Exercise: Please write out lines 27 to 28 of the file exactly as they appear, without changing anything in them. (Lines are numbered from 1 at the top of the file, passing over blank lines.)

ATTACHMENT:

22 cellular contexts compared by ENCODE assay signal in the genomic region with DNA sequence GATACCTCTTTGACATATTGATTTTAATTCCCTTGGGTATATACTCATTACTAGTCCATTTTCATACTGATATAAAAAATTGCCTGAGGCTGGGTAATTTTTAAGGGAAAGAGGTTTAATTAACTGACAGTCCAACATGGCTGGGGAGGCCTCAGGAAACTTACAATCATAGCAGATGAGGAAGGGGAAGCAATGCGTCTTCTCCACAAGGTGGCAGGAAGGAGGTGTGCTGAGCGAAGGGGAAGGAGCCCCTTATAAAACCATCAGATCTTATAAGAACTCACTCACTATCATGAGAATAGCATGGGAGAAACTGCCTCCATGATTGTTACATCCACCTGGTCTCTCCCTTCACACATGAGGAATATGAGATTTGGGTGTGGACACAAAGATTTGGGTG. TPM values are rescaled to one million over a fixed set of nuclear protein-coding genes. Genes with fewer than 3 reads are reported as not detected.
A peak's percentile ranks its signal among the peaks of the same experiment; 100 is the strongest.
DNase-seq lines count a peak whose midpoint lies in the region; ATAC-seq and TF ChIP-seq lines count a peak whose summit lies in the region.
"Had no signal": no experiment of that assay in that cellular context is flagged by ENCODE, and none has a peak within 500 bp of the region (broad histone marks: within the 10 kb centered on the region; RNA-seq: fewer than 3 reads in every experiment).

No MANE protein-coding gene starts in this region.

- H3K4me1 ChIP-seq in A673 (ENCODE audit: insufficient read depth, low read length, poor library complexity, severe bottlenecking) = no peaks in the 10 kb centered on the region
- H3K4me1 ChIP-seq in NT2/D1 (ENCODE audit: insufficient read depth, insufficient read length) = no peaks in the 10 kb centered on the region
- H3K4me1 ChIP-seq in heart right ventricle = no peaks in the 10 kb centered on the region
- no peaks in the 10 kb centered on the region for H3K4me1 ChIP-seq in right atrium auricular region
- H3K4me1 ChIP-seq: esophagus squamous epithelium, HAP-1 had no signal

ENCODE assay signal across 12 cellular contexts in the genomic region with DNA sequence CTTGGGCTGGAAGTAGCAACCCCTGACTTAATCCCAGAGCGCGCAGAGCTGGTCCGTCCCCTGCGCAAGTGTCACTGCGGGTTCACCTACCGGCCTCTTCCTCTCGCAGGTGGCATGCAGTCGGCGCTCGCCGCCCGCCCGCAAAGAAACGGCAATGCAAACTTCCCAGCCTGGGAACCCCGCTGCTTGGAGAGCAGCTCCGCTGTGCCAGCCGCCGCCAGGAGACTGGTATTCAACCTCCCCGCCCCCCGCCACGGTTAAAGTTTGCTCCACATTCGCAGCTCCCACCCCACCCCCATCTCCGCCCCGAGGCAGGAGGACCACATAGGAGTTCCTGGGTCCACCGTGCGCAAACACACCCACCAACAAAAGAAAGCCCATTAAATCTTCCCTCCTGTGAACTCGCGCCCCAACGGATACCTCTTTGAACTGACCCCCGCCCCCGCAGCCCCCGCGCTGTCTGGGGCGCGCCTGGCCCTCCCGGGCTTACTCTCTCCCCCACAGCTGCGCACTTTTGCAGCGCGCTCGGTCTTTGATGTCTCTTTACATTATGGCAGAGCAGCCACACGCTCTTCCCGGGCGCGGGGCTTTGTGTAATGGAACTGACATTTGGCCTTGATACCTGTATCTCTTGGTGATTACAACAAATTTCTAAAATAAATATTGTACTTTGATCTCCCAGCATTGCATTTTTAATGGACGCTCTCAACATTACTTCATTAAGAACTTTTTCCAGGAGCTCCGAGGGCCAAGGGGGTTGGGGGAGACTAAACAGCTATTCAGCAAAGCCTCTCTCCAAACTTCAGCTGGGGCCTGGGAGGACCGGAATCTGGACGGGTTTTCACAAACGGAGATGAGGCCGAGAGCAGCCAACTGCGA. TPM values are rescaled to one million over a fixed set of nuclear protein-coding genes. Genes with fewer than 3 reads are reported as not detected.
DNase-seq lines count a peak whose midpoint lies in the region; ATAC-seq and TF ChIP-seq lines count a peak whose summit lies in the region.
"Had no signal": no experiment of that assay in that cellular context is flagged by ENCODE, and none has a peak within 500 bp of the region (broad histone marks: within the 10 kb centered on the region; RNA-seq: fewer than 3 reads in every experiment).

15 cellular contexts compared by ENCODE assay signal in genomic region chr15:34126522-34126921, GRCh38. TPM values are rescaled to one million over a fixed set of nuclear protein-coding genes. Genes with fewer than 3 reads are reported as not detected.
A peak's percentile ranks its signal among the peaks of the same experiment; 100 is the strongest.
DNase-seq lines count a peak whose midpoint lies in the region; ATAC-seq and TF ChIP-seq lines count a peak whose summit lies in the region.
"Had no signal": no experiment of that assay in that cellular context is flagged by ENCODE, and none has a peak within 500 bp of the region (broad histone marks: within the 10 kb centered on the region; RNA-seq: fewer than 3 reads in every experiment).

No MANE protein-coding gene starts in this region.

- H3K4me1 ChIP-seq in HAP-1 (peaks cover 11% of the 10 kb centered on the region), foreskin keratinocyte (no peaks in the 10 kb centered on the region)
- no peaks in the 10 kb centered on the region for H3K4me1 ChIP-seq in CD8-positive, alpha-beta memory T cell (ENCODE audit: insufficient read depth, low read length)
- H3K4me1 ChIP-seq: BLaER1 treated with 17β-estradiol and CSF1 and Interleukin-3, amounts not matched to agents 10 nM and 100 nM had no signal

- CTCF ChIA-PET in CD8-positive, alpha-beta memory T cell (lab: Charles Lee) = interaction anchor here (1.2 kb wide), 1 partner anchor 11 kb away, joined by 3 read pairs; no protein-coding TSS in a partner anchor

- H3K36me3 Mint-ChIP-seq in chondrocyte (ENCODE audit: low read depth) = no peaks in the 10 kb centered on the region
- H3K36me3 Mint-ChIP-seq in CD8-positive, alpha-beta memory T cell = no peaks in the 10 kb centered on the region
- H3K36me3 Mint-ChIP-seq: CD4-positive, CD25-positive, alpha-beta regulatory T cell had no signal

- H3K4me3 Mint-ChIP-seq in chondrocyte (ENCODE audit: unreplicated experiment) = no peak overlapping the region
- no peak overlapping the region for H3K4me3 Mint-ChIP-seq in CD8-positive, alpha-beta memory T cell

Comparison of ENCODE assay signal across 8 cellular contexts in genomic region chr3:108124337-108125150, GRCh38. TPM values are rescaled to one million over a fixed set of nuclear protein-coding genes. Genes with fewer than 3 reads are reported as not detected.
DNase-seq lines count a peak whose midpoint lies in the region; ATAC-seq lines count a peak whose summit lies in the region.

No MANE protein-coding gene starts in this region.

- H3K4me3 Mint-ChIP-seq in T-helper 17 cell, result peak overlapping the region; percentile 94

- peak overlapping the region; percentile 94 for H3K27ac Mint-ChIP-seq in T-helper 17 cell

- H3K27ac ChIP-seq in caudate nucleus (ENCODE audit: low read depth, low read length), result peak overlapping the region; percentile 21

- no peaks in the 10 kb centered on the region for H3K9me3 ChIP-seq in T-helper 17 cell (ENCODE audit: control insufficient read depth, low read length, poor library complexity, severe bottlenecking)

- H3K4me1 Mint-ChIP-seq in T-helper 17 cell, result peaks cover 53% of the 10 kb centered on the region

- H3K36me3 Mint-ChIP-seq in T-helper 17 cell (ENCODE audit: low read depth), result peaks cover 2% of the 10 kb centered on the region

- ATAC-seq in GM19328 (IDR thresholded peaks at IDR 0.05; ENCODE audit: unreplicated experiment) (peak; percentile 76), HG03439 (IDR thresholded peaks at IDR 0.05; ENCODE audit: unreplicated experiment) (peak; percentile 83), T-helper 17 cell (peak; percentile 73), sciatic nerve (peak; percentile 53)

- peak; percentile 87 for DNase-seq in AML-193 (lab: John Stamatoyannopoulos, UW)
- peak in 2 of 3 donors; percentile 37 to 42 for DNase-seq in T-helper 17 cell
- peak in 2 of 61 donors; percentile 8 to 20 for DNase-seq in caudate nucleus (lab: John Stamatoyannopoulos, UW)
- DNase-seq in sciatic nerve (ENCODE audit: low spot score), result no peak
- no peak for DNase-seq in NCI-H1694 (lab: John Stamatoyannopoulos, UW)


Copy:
- no peak overlapping the region for H3K4me3 Mint-ChIP-seq in CD8-positive, alpha-beta memory T cell

Comparison of ENCODE assay signal across 8 cellular contexts in genomic region chr3:108124337-108125150, GRCh38. TPM values are rescaled to one million over a fixed set of nuclear protein-coding genes. Genes with fewer than 3 reads are reported as not detected.